Self-Healing Polymer Could Be Key to Longer-Lasting Batteries

A couple of months ago, we told you about a so-called Terminator polymer that could heal itself. Now, researchers at Stanford University are using a similar material to improve the durability of lithium-ion batteries so they don't crack under the pressure of use.

Researchers in Stanford's and the Department of Energy's SLAC National Accelerator Laboratory have developed a conductive self-healing polymer and used it to coat the electrode of a battery, which binds the electrode together and spontaneously heals tiny cracks that develop during battery operation.

This makes the battery more durable and able to withstand more charge and discharge cycles, lasting 10 times longer in tests in the lab than typical lithium-ion batteries, Chao Wang, a post-doctoral researcher working on the project, told Design News, in an email.

The benefit of using self-heal polymer is that the mechanical failures inside the battery can self-heal at the same time, maintaining the electrical and mechanical contact of the materials. In this way, the decay of the capacity can be much slower. We don't need to change the chemistry of the battery. The self-healing polymer composite serves as a coating on the active materials.

Wang -- who developed the polymer and coating method with Professor Zhenan Bao -- said the inspiration for the work comes from nature, pointing out the ability humans have to heal once we've been injured. However, existing self-healing polymers to date have not been conductive, which required Bao, Wang, and their team to modify a self-healing material that already existed by adding tiny nanoparticles of carbon to the polymer, Wang said.

We want to make the self-healing materials with electrical property, so we modified a previously known self-healing polymer, tuned the mechanical properties according to our need, and made it conductive. It can self-heal because it has a lot of hydrogen bonds, which are weak and reversible. So when there are mechanical damages, these hydrogen bonds will break first instead of covalent bonds. The hydrogen bonds will reversibly form and self-heal when the damaged interfaces get in touch again.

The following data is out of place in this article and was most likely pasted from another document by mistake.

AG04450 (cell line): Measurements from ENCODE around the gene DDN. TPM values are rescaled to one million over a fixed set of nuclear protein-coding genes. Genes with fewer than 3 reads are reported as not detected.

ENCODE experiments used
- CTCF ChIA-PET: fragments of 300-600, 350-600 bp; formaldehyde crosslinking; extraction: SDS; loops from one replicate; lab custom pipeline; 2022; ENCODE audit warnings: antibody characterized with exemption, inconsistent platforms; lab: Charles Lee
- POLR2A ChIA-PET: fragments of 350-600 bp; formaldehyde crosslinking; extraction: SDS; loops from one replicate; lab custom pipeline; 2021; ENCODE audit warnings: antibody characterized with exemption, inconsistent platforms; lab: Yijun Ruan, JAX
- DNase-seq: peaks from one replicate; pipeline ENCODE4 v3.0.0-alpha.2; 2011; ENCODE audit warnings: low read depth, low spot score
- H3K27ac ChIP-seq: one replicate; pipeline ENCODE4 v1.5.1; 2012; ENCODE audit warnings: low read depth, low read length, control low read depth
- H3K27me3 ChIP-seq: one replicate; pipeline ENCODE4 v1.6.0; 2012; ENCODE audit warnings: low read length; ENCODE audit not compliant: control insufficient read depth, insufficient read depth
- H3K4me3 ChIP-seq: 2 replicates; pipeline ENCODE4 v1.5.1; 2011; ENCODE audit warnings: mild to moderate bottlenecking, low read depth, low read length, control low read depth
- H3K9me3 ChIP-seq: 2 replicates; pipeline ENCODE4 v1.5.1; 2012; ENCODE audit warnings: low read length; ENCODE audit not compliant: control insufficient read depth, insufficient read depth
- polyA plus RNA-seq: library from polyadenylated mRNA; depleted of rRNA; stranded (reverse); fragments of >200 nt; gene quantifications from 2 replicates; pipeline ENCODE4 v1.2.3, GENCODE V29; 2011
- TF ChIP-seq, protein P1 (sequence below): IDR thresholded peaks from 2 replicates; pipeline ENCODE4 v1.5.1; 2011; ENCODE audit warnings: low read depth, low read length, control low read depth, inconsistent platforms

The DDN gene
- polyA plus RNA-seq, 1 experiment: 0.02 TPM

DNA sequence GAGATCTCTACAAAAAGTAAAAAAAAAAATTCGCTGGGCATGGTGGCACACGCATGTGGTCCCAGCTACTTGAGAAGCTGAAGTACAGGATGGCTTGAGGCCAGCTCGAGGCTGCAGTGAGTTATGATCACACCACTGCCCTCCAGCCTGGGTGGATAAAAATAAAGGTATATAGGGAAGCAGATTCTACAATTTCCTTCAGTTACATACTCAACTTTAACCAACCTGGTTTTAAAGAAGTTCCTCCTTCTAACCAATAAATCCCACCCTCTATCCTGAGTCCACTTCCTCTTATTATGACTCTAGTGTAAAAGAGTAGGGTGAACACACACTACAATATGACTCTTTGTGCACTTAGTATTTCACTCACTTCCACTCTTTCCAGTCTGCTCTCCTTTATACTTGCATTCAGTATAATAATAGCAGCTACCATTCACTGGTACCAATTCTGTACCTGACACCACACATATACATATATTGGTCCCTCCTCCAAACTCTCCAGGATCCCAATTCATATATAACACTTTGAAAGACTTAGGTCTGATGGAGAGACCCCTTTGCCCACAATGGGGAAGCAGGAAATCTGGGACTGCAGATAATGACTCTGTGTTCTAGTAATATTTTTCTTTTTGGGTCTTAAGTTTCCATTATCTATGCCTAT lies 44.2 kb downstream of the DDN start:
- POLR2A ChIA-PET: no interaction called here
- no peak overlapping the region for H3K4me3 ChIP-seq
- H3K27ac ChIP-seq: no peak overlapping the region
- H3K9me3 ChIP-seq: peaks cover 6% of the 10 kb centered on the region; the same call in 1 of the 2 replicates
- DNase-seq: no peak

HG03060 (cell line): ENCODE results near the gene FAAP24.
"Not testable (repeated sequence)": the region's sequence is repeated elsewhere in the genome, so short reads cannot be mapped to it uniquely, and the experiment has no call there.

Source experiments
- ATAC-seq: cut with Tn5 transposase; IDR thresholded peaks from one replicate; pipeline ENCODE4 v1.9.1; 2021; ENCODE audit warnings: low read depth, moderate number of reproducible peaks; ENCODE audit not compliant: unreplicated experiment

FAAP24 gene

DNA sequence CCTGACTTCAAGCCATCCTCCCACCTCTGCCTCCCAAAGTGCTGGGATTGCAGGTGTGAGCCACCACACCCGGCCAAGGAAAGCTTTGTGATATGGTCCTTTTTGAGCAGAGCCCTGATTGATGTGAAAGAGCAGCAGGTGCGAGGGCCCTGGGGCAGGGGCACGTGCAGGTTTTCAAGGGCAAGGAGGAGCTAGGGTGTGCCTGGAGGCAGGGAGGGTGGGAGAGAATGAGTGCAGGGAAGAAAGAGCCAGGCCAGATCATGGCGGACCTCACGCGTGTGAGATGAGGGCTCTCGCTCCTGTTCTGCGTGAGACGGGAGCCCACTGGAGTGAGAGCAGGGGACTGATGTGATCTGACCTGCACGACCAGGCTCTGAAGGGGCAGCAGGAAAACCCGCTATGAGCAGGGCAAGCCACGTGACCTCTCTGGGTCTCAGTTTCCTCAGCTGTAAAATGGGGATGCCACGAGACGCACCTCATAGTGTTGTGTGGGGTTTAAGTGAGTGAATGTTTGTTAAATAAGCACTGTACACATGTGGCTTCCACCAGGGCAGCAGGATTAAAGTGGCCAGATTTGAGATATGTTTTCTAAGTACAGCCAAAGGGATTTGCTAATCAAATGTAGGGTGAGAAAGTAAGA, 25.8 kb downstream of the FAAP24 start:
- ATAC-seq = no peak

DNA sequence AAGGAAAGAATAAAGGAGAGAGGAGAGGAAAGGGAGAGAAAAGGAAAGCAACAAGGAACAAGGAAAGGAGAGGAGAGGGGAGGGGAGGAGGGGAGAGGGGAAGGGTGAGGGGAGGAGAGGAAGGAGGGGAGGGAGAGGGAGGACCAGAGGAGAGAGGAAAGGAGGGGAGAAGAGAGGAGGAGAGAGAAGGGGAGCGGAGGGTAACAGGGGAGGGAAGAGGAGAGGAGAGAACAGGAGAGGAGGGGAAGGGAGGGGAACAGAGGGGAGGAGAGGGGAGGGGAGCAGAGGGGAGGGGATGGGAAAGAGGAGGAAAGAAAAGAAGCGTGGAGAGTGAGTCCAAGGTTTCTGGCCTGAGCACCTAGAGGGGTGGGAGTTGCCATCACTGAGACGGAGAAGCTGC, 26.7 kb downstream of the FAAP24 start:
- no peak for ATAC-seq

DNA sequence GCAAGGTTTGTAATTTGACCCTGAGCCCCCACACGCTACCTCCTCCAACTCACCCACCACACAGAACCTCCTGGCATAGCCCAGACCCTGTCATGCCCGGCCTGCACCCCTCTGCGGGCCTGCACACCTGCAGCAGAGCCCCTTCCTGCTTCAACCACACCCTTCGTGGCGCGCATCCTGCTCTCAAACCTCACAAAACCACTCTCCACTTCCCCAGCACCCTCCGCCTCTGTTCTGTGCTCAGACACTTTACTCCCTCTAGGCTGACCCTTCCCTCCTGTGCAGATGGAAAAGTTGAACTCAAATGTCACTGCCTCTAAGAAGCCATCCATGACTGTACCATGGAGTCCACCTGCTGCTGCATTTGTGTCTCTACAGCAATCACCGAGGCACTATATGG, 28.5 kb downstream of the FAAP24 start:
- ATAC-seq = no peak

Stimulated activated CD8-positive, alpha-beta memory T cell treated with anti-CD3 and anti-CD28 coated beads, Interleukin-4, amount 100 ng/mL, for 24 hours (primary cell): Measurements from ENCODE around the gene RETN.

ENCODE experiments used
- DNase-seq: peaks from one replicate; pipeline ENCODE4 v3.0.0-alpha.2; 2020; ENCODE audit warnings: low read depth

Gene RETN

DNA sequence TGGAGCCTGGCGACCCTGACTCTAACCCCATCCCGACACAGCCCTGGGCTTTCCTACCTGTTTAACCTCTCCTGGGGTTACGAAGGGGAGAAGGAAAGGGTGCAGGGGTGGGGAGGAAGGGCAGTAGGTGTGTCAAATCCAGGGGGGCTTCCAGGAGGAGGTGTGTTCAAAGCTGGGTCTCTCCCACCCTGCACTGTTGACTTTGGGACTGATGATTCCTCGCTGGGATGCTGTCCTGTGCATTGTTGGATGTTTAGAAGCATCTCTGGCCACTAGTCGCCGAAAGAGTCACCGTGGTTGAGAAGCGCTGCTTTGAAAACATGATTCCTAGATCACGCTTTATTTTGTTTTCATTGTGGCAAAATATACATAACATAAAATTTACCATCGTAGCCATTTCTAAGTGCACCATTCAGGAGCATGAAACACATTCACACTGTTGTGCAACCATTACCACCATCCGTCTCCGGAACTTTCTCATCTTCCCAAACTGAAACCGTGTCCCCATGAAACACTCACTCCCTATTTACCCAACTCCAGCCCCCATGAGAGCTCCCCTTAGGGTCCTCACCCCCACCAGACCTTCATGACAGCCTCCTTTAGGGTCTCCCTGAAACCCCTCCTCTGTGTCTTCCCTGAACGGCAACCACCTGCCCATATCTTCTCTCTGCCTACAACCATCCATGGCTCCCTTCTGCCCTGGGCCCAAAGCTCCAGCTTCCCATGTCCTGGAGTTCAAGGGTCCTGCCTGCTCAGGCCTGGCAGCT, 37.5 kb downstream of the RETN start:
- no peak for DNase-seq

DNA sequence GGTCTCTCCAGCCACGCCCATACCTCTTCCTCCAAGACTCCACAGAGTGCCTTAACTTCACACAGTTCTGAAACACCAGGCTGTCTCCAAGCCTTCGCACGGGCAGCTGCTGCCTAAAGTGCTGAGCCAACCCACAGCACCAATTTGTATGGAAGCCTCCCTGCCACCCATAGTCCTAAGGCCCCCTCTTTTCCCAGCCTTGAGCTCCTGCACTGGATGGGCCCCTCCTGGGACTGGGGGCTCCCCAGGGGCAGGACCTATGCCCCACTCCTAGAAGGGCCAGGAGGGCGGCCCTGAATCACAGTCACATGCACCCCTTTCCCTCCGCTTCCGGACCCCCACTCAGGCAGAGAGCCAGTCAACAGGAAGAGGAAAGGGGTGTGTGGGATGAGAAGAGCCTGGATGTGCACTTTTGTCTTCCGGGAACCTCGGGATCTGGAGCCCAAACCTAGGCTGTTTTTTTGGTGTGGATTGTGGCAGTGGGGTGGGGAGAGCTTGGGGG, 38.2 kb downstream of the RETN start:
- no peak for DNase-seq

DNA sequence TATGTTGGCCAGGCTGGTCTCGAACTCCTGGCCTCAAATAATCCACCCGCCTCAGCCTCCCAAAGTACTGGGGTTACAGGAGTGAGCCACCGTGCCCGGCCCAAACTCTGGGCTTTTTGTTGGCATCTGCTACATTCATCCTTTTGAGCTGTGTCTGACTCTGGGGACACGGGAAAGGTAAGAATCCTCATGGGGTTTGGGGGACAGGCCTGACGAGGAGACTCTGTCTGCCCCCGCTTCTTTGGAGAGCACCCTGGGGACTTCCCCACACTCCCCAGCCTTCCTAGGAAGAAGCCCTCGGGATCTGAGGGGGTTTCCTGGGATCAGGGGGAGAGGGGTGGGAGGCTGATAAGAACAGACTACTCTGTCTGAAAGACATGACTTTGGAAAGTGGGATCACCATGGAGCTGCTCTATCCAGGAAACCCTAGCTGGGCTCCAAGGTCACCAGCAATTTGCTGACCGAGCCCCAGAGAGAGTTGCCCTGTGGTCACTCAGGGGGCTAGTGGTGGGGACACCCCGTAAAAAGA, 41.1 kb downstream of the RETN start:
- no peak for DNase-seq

Wang and Hui Wu, a former Stanford postdoc who is now a faculty member at Tsinghua University in Beijing, co-authored a paper about their research in a recent article in Nature Chemistry.

Indeed, researchers have been trying a number of ways to create longer-lasting batteries for myriad devices and in particular electric vehicles (EVs), which still lack a viable battery that lasts long enough to go long distances without being recharged. Battery lifetime is also an issue for electronic devices like smartphones, as researchers seek ways to make batteries not only last longer before needing a recharge but also have a longer life span in general.

Many research efforts under way are experimenting with battery chemistries, trading ion for air in lithium-based batteries or trying a new spin on old chemistries, such as lead-acid batteries. The Stanford effort appears to be one of the first to find a new way to improve lithium-ion batteries not by altering the chemistry itself but by adding this self-healing property.

Wang said the next step

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